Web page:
People all around Oregon woke on Sept. 8, 2020, to high winds, extensive power outages and lots of speculation by foresters that it could be the worst day of fires in Oregon’s history. That’s exactly what it turned out to be for Chrysten Lambert, TU’s Oregon director for Western Conservation, and many others when three wildfires whipped through the area in a split second and destroyed uncountable homes, devastated wildlands and severely impacted sensitive watersheds.
Chrysten’s first concern turned naturally toward her children and family. Their family ranch sat in the bullseye of the 242 Fire that started at a campground the prior evening, spreading quickly in the high winds. At midnight, at the urging of the local sheriff, her mom quickly rounded up the horses, opened the gates for the sheep and cattle and fled to safety herself. By 8 o’clock the next morning, mercifully, the winds had shifted and saved their two homes and barn, but extensive damage was done to Klamath Agency buildings also on the property. In all, 15 historic structures burned, including one housing a charter school.
Sept. 8 was also her kids’ first day of school for 2020, and although it would be only online due to COVID-19 closures, there was natural excitement. But it quickly turned chaotic as the Almeda Drive fire began across the street from their home and just a few blocks from the elementary school where teachers hosted their virtual classrooms. Children began to drop offline quickly as the fire department went door to door evacuating families. Soon the entire Rogue Valley was engulfed in fear as the fire spread rapidly through neighborhoods and small towns of Talent, Phoenix and the northern part of Ashland destroying the homes and businesses of so many residents, but luckily sparing Chrysten’s family.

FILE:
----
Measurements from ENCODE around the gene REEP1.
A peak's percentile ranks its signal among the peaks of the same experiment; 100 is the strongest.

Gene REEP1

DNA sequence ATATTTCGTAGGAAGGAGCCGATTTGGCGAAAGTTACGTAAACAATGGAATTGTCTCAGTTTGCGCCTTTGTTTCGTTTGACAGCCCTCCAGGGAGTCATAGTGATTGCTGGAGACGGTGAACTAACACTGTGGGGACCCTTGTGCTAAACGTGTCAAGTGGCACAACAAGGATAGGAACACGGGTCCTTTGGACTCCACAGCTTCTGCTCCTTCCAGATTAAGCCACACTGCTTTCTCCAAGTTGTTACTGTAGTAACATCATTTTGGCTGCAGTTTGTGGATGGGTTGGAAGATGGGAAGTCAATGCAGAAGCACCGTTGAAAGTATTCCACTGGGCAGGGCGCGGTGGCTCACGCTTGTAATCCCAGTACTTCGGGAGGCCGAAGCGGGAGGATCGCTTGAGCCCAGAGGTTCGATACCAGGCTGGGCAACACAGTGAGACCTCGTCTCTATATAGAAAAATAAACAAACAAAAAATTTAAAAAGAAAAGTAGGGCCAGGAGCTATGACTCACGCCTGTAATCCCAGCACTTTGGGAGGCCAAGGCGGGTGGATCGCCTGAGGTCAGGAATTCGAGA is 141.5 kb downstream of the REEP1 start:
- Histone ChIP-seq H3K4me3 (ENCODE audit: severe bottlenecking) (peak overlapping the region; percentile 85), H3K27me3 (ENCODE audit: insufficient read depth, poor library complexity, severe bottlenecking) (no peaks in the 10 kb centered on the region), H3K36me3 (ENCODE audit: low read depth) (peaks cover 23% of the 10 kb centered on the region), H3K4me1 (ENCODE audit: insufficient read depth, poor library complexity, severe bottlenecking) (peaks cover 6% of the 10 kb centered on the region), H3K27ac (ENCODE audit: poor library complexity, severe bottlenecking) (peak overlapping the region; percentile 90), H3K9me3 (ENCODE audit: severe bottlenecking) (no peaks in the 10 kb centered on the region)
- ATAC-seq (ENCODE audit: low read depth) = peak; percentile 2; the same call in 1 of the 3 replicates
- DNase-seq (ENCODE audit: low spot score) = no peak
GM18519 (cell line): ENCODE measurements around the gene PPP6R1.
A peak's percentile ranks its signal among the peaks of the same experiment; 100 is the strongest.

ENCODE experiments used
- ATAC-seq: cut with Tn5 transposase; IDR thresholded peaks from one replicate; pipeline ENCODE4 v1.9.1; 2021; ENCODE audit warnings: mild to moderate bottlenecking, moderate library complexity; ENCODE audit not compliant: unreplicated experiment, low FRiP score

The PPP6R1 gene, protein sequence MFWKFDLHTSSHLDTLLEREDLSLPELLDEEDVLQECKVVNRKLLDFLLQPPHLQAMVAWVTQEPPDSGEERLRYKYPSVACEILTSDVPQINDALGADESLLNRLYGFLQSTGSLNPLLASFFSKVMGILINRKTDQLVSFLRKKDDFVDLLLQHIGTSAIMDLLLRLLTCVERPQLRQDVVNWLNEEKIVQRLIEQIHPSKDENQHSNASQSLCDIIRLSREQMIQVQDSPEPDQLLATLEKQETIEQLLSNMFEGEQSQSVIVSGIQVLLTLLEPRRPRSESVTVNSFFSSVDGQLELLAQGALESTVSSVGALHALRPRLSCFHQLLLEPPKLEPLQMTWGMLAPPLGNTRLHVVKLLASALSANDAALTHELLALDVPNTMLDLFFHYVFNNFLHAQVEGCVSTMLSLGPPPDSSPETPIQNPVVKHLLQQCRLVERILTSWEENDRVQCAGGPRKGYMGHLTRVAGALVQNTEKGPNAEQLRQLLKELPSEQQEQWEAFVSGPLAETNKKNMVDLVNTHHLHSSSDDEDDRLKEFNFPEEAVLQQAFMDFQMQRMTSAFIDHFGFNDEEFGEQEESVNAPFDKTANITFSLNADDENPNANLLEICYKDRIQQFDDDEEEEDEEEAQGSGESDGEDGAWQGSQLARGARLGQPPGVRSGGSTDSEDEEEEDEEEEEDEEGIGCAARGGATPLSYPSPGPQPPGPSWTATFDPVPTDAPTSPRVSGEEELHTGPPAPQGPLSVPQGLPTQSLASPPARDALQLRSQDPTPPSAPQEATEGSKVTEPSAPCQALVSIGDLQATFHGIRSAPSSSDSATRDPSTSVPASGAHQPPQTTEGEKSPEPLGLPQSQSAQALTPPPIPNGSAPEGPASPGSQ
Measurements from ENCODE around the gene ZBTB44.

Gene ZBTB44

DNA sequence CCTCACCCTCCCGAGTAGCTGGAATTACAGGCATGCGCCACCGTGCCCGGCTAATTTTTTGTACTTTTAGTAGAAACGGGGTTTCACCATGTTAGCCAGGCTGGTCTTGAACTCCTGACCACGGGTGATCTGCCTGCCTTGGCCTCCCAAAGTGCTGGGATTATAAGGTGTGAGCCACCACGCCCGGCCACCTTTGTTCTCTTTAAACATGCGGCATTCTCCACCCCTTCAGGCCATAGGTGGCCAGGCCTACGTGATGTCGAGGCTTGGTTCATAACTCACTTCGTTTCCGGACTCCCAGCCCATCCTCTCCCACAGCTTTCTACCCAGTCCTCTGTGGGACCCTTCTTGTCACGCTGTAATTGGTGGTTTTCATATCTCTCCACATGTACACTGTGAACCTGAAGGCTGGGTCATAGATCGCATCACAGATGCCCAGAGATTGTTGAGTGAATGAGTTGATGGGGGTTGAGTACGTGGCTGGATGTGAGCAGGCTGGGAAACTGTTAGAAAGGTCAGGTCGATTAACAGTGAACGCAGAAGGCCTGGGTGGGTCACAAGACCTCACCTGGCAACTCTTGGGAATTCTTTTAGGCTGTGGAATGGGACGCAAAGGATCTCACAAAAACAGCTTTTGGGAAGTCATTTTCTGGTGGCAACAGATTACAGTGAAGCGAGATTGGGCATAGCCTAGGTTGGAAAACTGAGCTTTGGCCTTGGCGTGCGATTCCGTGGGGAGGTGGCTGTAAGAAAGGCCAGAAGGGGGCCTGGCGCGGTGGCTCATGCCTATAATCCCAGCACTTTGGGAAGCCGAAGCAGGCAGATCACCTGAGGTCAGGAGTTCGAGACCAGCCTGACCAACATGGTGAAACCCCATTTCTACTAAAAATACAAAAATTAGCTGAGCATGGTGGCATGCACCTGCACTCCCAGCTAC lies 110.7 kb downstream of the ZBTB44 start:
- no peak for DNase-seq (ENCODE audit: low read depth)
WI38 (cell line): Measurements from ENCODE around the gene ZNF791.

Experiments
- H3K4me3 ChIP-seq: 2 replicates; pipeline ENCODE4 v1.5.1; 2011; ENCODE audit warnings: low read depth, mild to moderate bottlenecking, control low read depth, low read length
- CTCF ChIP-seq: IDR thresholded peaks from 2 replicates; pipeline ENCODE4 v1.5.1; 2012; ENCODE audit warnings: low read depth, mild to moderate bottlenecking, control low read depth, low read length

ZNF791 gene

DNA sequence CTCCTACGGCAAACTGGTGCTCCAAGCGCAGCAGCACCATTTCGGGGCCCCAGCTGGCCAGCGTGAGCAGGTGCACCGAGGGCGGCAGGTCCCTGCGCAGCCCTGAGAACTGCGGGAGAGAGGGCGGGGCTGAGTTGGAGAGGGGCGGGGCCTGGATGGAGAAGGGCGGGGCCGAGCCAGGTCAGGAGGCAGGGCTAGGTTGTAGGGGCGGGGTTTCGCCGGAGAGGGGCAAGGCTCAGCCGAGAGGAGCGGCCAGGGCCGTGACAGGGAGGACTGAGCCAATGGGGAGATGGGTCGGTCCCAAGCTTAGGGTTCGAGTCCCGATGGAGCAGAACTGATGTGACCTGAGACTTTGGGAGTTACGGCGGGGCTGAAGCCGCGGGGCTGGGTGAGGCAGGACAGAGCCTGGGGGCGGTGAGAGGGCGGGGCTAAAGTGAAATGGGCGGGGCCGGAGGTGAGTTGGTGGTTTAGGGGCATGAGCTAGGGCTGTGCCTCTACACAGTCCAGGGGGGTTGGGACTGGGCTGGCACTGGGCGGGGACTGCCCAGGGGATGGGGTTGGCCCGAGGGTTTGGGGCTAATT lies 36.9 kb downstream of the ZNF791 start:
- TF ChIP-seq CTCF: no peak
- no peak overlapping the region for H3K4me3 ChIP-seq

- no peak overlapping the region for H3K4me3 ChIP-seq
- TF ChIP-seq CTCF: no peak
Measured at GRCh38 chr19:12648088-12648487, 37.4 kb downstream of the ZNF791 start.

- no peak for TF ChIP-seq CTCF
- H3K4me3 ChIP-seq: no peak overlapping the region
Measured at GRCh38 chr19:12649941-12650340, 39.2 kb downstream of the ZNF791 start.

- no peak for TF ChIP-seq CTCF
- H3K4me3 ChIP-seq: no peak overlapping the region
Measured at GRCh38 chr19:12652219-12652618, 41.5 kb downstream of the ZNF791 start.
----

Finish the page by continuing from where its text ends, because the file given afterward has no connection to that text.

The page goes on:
The 242, the Almeda Drive and Santiam fires, along with others in the state, combined to burn over 1 million acres and saw well over 4,000 structures lost. It certainly was the most destructive wildfire season in Oregon history. But that just meant more collaboration and work had to be done with federal and state agencies, timber companies, private landowners and conservation groups like TU.
Chrysten’s family quickly got to work. A few small spring fed creeks on their property had severe damage. Because they are cold, clear tributaries to Upper Klamath Lake, they are vital to its health and therefore the health of native redband rainbow trout. After a highly successful spawning year in these tributaries, they knew restoration needed to happen quickly to create the spawning refuge for this important species. Her dad managed sediment control last fall, and with both federal and state assistance and donations of seeds, they were able to quickly revegetate the burned areas. But an Oregon Department of Fish & Wildlife biologist called her to alert her family to bright orange runoff coming from salvage timber operations upstream just recently.
With that, Chrysten and her counterpart in TU’s Angler Conservation Program, Dean Finnerty, set out to work collaboratively with the state, timber groups and others to see what could be done both about the immediate aftermath from these fires but also with long-term goals in mind to improve forest and watershed resiliency.
Better management of salvage logging to leave wood and materials on the land and reduce road development is critical, continuing active forest management and prescribed burns to reduce risk to watersheds and communities is a piece of the solution, and reconnecting our streams to their floodplains can support the dual objectives of forest and river health.
All of this will take time, but as the state grapples with an even more severe drought in 2021 few other endeavors are more important.